WATCH: North Korea’s hell hole is the South’s tourist attraction


North Korea is a brutal regime that terrorizes its own people – but you’d never know it when looking from this South Korean tourist park.

Less than an hour’s metro ride from Seoul, the tourist park at Imjingak, on South Korea’s side of the border, is a carnival atmosphere. The main attraction – looking over the Imjin river that separates the two Koreas using high powered binoculars for the cost of just a few won. While many days are foggy, if you look closely enough, you can see guard towers on the other side – which most likely have guns pointed on the other side in case of a border skirmish.

The place is a much different atmosphere from the DMZ, where both side are armed to the teeth. And on the South Korean side, there are no armed guards or military in the tourist park.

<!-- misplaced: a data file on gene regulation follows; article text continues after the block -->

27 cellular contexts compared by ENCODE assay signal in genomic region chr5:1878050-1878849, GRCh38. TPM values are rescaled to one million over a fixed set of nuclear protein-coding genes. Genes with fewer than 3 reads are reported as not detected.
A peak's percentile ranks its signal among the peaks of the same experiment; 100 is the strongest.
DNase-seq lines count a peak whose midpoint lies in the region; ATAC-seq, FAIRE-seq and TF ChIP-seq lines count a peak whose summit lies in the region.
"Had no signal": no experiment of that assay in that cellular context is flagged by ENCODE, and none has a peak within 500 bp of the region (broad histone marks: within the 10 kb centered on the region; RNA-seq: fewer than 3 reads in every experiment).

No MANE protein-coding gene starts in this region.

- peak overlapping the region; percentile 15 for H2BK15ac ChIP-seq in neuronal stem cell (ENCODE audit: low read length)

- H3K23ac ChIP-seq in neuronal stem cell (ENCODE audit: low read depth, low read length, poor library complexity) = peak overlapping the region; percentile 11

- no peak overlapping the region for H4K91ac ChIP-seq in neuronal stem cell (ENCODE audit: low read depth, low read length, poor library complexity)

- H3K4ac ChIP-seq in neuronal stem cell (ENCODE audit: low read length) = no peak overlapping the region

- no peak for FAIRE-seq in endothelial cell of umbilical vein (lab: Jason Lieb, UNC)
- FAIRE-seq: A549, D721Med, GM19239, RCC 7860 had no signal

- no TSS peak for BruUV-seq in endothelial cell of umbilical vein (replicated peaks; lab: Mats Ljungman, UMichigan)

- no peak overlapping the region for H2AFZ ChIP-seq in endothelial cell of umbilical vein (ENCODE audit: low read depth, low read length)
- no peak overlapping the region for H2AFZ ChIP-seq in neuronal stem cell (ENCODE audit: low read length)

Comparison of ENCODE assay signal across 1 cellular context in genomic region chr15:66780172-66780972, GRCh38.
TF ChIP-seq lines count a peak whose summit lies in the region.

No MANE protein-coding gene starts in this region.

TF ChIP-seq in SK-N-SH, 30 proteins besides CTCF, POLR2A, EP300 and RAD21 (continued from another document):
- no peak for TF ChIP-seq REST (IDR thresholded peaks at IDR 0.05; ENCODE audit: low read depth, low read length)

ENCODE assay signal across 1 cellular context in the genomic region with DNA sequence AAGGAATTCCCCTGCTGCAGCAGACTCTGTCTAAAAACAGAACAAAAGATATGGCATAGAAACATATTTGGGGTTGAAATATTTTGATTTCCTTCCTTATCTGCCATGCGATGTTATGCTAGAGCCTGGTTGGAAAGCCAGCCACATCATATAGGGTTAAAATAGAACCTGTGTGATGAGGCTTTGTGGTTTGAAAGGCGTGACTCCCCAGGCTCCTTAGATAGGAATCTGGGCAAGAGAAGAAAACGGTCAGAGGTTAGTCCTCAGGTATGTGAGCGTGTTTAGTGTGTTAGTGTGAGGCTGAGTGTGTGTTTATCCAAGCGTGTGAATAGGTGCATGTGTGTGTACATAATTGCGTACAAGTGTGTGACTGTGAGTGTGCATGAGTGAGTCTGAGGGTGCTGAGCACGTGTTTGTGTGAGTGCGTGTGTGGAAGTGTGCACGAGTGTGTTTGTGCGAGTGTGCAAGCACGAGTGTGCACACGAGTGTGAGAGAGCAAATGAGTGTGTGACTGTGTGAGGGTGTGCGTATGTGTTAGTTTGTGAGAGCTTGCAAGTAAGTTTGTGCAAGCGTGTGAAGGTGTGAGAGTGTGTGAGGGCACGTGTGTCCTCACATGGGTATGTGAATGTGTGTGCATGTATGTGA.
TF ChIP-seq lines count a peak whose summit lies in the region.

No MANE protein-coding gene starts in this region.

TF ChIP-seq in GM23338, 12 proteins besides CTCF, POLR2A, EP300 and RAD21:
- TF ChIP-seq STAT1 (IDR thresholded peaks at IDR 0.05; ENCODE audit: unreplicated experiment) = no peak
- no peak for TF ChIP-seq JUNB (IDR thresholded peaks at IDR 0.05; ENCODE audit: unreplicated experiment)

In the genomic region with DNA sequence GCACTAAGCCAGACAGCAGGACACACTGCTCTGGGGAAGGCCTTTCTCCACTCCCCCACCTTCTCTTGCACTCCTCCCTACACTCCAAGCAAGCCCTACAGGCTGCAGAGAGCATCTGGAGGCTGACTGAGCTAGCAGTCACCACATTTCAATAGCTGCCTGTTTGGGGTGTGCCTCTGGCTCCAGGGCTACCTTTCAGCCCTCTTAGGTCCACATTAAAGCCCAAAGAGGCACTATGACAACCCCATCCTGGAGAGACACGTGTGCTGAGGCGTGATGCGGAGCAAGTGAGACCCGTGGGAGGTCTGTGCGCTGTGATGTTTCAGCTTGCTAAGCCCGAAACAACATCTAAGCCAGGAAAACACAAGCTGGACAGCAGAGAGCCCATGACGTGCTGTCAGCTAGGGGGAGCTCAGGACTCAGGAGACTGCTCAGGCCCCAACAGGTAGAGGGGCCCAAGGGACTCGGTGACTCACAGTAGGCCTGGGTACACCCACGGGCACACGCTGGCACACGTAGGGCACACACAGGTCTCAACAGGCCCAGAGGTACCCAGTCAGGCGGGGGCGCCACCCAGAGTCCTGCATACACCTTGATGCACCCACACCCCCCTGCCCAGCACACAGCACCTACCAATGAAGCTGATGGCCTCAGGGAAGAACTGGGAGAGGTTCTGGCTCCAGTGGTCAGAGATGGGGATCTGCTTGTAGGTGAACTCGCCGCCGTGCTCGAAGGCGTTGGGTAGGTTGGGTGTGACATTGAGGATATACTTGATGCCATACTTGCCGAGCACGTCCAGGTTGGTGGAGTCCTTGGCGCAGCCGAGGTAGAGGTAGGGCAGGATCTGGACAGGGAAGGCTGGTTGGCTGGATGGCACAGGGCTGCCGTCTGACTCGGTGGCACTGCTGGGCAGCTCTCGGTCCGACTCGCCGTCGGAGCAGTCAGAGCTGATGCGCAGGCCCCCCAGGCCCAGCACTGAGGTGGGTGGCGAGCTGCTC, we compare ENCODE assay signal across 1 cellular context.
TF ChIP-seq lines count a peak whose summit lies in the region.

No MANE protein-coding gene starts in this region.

Being here is truly surreal – while North Koreans are brutalized and starved by their own government, South Koreans bring their kids here to eat from food stalls and run around the place. Live Ponk-chak music – Korean um-pah music that old people love – blasts through loudspeakers. Old ladies stroll around moving their shoulders and heads to the beat of the music.

While North Korea’s missile tests and threats to nuke Alaska grab headlines in the U.S., the South Koreans have lived with the threat for so long that they are used to it by now.

Kids run around, their parents spend a few won to have them look through paid binoculars to see over the river.

The park is also home of the Mangbaedan Alter, where South Koreans with relatives in the North go to perform traditional rituals and ancestral rites facing their hometowns in North Korea.

Ethnicity plays a central role in the identity of both North and South. The concept of being a “pure-blooded” Korean is strong on both sides – even though, lets face it, Koreans share the same genes as many other nationalities in the region, just like most other nations of the world.

Still, many on both sides of the border long for the day that the two are unified, particular elderly Koreans who left family back in North Korea in the chaos of the Korean War.

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